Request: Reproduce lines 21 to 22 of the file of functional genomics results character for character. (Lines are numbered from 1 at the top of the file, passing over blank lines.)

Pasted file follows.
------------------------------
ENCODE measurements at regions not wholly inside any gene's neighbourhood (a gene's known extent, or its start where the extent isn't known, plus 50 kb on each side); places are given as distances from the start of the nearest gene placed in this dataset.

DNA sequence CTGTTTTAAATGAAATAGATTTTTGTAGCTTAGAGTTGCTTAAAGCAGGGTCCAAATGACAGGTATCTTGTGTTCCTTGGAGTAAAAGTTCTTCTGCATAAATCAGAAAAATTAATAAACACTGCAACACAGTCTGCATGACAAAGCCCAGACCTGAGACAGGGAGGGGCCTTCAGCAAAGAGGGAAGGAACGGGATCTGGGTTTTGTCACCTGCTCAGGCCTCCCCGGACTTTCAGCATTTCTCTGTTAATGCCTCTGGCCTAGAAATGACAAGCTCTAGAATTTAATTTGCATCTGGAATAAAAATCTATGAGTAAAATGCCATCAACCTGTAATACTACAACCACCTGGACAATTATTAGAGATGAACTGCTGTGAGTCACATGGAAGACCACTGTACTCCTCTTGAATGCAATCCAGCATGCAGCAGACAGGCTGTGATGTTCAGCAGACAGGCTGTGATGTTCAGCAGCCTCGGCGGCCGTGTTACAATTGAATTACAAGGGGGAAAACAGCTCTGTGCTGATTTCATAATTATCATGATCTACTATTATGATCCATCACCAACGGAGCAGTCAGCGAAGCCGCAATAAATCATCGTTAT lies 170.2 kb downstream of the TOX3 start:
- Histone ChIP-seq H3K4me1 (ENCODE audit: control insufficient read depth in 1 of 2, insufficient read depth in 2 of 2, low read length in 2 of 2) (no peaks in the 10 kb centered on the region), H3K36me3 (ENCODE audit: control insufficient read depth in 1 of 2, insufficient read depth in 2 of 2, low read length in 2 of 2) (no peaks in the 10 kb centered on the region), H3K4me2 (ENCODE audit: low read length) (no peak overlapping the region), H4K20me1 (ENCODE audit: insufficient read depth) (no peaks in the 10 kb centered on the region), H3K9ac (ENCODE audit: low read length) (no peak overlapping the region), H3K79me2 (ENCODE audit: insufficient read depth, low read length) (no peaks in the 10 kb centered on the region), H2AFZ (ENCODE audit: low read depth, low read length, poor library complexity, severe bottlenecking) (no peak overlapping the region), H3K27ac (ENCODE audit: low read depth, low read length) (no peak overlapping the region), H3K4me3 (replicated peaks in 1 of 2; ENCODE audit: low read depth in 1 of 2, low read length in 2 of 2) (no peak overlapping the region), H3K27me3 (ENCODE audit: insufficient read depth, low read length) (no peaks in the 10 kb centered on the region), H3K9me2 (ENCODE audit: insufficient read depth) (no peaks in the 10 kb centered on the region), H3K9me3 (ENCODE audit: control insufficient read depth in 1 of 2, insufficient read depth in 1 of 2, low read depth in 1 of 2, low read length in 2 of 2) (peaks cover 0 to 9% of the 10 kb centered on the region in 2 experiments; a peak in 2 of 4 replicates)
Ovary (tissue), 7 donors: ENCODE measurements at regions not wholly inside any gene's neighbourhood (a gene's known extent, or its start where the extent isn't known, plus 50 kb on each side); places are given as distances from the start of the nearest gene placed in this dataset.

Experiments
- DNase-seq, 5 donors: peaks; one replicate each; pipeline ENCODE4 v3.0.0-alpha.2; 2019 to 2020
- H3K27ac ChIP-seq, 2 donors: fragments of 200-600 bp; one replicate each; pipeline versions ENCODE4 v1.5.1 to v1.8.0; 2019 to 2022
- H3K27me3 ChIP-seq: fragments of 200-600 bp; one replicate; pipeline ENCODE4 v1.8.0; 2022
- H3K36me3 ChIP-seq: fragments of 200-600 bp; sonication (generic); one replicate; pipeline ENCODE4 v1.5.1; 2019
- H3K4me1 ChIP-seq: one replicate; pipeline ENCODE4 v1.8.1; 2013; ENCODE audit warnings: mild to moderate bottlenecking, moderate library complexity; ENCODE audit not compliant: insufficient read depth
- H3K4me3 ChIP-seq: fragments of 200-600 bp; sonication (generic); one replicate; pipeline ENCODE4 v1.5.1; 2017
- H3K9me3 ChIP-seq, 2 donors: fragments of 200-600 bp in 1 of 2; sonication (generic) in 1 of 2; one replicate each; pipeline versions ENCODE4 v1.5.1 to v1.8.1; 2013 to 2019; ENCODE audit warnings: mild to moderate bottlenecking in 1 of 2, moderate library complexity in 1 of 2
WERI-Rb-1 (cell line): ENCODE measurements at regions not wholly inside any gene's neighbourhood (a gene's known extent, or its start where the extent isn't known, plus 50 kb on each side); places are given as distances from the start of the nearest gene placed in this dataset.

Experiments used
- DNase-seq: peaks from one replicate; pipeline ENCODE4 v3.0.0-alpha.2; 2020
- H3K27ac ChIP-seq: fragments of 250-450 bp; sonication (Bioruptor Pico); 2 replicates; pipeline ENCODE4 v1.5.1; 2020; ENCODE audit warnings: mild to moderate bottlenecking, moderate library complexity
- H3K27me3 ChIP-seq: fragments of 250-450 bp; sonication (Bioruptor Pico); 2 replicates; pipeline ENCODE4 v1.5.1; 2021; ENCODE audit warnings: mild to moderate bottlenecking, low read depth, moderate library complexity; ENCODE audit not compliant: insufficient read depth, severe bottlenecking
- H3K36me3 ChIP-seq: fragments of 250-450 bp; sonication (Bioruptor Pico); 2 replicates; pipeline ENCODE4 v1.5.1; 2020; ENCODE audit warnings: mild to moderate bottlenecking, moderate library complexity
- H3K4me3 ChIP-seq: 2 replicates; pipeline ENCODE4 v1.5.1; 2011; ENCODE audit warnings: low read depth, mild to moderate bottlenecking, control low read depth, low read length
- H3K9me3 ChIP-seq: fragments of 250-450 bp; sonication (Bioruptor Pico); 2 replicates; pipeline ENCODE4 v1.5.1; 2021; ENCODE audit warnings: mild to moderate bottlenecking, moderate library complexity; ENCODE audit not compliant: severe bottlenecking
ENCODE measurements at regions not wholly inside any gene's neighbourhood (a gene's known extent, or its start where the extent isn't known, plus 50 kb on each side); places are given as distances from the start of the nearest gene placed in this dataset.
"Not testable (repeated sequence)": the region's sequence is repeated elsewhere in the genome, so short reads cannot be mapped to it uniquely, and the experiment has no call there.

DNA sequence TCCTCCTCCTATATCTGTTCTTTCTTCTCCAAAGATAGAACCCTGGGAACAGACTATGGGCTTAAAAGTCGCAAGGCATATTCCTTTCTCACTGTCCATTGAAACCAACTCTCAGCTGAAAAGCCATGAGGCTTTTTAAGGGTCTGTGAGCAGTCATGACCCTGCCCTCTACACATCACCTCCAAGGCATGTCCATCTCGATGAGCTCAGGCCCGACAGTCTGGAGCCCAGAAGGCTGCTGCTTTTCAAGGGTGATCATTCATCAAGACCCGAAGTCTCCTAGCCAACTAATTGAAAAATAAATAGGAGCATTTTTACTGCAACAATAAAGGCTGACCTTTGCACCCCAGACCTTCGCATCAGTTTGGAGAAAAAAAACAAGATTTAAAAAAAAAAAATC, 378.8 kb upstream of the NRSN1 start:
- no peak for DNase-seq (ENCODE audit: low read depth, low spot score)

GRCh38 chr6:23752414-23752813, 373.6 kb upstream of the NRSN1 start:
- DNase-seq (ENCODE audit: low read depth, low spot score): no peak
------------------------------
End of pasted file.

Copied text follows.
ENCODE measurements at regions not wholly inside any gene's neighbourhood (a gene's known extent, or its start where the extent isn't known, plus 50 kb on each side); places are given as distances from the start of the nearest gene placed in this dataset.
"Not testable (repeated sequence)": the region's sequence is repeated elsewhere in the genome, so short reads cannot be mapped to it uniquely, and the experiment has no call there.